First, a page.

Thank you. First and foremost, I want to give a shout-out to a project I worked on for over a year. It’s on my podcast called Luna Aroma. This is still a project about observing nature around me by moon time and selecting an essential oil to complement that. I take you on a guided aromatic encounter. You’ll have to tune in to see what that means. That’s called Luna Aroma on my Essential Aromatica podcast. That’s a baby of mine.

Something I want to share with you and your lovely audience is when I was doing this project, it gave me permission to experience. I found myself trying to look for information. You’ll start with the Farmer’s Almanac and that stuff. I was like, “You’re an adult. You could observe. You could write down what you’re seeing and feeling.” this was a project of me saying I don’t need to look at other people’s work. I’m looking at my experience and resting on my learning. This was incredibly empowering for me to share with the world. I’m excited about putting that out there.

I want to give a shout-out. Spirituality Week is coming up in New York City. We’re giving a workshop at Gaia NoMaya in Brooklyn, with myself and a bunch of other practitioners. It’s going to be fun. How do you find me? Follow me on social media and check out my website. I’m not you. You have foundational classes and certification. I see myself as a springboard. If you’re like, “I’m interested in some of the plants,” I have my articles out there. I have plant talk videos. If you want to geek out with me and plants to start to get to know their personalities, that’s what my website is there for. It’s for inspiration to start peppering if someone’s curious about essential oils.

As a business person, I was like, “I don’t want to be the school. I love being a teacher, but I don’t want to take on that responsibility. I’ll be the springboard.” Go to NYCAromatica.com and check out my posts and data. I am a qualitative and quantitative person. I want to find that marriage and offer that to people to be like, “Here’s Goldenrod. Have you met Goldenrod? Let’s talk about it. Here’s Spearmint. Here’s Patchouli. Let’s get in there.” That’s where my passion is.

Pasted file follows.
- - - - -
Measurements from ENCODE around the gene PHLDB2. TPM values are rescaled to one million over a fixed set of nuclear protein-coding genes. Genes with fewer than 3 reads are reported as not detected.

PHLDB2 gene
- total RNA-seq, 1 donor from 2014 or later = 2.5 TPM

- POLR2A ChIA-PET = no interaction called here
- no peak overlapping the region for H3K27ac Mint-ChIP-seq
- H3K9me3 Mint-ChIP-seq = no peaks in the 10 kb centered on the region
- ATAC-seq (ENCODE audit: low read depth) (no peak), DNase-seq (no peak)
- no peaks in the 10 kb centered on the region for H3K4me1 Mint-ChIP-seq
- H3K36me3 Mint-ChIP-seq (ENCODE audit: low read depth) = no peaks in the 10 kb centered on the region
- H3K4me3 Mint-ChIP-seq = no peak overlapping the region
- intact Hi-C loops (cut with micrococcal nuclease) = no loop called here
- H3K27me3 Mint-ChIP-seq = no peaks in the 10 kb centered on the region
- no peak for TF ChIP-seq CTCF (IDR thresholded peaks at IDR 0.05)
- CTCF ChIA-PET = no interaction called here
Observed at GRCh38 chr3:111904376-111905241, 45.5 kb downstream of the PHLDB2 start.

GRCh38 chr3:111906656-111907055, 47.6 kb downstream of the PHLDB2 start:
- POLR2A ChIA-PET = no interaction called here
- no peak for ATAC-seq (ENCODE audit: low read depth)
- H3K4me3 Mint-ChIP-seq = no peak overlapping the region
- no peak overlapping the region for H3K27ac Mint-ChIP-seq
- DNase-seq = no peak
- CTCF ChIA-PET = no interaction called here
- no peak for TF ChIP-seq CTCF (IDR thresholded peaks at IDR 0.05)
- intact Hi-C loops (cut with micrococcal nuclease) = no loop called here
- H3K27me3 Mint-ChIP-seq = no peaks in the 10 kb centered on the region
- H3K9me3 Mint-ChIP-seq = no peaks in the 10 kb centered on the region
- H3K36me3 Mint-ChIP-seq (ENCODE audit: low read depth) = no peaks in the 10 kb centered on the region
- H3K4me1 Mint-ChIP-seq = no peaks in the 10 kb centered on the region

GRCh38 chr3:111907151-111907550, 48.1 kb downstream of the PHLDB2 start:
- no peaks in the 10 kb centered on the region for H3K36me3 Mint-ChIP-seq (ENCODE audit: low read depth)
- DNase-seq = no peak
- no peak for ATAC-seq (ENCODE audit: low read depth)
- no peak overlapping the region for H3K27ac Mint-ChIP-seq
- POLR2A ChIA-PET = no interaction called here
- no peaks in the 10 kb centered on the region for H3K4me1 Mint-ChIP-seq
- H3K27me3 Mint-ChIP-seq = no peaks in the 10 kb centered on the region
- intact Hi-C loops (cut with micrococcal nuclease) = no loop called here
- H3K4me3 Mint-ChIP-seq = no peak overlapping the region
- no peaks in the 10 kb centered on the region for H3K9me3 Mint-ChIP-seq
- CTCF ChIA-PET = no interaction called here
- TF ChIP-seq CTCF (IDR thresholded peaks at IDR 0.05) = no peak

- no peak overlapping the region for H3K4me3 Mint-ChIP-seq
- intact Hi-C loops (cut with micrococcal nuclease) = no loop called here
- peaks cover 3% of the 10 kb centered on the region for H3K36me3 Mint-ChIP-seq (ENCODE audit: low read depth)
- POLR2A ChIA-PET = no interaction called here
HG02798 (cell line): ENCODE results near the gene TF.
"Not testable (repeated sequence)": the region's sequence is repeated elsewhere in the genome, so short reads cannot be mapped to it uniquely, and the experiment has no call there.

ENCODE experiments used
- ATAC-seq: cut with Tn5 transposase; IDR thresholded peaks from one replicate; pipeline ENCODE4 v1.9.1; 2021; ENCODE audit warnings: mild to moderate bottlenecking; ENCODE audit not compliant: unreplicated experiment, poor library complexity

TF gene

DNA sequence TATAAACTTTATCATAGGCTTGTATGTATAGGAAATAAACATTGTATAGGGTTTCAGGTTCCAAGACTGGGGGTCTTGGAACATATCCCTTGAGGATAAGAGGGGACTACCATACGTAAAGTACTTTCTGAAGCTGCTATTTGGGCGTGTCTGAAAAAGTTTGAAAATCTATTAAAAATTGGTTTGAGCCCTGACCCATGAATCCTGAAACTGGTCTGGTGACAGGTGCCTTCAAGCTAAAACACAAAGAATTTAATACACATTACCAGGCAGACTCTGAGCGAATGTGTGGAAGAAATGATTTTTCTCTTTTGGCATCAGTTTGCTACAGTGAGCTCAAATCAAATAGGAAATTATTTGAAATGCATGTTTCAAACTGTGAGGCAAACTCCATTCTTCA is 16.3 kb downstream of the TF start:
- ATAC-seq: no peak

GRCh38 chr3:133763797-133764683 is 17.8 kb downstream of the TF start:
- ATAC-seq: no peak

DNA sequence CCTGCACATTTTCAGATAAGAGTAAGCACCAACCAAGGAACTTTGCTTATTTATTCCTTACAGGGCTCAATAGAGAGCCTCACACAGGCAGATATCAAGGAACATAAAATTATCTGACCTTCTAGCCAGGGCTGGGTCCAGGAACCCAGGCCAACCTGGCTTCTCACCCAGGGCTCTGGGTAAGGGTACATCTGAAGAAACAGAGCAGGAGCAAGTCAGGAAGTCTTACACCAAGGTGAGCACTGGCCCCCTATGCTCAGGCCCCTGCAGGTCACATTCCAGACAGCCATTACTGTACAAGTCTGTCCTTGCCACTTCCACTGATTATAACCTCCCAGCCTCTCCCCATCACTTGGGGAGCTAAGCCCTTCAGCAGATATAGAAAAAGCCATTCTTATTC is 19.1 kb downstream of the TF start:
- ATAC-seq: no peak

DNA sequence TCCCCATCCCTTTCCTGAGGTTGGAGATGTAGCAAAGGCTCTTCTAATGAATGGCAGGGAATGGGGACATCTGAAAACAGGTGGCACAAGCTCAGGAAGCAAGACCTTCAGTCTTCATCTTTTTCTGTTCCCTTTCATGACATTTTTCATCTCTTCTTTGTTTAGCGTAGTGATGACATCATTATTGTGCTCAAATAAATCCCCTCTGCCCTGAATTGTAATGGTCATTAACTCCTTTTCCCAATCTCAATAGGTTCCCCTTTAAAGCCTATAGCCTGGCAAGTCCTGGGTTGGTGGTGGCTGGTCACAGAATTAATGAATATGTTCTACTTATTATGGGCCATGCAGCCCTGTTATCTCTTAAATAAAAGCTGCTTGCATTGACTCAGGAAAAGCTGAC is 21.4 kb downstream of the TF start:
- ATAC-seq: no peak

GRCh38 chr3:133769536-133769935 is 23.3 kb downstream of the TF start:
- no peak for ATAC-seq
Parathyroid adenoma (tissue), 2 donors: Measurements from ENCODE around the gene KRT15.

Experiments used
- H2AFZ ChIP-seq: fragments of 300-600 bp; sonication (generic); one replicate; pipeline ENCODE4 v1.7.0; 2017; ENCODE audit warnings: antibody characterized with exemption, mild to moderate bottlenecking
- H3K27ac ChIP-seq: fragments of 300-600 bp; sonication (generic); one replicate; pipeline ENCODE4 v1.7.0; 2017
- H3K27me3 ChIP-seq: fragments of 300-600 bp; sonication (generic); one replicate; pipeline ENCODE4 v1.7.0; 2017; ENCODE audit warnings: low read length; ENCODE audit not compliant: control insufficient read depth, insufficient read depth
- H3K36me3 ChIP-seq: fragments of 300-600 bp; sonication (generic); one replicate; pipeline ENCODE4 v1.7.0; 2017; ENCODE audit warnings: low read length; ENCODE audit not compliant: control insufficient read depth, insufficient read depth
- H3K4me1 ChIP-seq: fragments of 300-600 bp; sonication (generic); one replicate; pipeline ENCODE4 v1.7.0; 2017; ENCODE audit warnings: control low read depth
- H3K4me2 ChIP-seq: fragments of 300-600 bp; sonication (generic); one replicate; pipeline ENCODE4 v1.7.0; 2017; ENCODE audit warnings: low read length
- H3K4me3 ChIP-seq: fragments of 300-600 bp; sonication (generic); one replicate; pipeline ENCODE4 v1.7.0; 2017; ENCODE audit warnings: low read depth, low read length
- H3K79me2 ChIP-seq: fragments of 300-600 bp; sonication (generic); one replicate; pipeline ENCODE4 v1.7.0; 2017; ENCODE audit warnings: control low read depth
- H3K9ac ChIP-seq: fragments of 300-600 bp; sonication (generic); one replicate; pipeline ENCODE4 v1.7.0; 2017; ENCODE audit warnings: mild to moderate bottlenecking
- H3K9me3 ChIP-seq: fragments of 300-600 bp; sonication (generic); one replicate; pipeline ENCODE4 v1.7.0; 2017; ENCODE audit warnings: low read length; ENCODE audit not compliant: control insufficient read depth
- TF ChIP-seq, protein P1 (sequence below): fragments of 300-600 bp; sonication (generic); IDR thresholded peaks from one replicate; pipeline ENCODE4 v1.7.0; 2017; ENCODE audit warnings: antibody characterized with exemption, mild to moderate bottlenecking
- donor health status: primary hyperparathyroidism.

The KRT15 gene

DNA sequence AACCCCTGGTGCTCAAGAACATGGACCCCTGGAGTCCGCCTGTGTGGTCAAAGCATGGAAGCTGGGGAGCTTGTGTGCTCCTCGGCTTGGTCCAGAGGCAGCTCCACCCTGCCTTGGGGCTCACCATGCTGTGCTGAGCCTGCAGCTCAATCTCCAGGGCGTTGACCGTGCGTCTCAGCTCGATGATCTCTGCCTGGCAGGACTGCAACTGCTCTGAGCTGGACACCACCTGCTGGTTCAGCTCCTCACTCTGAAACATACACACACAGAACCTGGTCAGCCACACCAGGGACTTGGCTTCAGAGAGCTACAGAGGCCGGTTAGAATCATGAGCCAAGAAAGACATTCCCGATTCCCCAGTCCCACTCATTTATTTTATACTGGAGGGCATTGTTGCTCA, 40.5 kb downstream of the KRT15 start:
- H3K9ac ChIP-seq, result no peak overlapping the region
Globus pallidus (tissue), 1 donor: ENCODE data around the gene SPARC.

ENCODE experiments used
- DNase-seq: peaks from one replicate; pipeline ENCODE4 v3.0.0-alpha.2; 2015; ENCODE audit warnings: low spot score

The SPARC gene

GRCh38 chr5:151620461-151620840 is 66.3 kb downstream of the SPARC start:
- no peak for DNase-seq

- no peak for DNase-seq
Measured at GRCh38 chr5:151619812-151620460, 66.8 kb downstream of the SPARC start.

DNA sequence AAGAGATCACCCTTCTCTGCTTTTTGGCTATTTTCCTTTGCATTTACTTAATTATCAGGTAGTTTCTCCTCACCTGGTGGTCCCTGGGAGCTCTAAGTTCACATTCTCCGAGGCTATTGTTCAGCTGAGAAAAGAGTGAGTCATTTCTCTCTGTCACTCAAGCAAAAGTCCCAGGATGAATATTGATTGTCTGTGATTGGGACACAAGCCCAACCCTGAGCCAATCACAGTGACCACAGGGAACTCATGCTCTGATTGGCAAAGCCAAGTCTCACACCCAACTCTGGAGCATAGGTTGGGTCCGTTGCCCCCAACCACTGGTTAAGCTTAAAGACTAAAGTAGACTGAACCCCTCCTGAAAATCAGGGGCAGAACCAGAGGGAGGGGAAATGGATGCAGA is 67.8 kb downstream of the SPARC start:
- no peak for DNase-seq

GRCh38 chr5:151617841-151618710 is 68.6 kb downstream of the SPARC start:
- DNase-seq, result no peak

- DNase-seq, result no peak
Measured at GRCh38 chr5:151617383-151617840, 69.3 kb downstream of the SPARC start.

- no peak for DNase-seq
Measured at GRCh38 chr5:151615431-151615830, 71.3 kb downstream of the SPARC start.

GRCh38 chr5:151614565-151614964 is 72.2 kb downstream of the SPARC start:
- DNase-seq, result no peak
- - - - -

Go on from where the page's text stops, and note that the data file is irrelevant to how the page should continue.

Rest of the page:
I love it. I look forward to continuing this conversation. We have so much more to talk about. Maybe we could plan on another episode sometime soon. Thank you so much for taking the time and chatting about what we feel passionate about and reconnecting. Thank you so much.

Thanks for having me. You’ll always be my teacher.

Thank you.

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About Amy Anthony

CBW 19 | Aromatherapy EducationAmy had a passion for plants as a child and continued to seek out nature as much as possible when moving to NYC in 1999 (e.g., hello Brooklyn Botanical Gardens and planters on my fire escape!). After a fulfilling career in market research, she decided to pursue what is closest to my heart: working with plants.In 2012 she became fascinated with and interested in pursuing an education in Aromatherapy. After a few years of self-study she sought certification. Luckily, she lived close to the New York Institute of Aromatherapy (NYIOA). Upon earning Level 1 and Level 2 Aromatherapy certifications from the NYIOA in 2015 and 2016, respectively, I opened an in-home practice.Amy is a distiller, podcast host, gardener, consultant and practitioner seeing clients in NYC.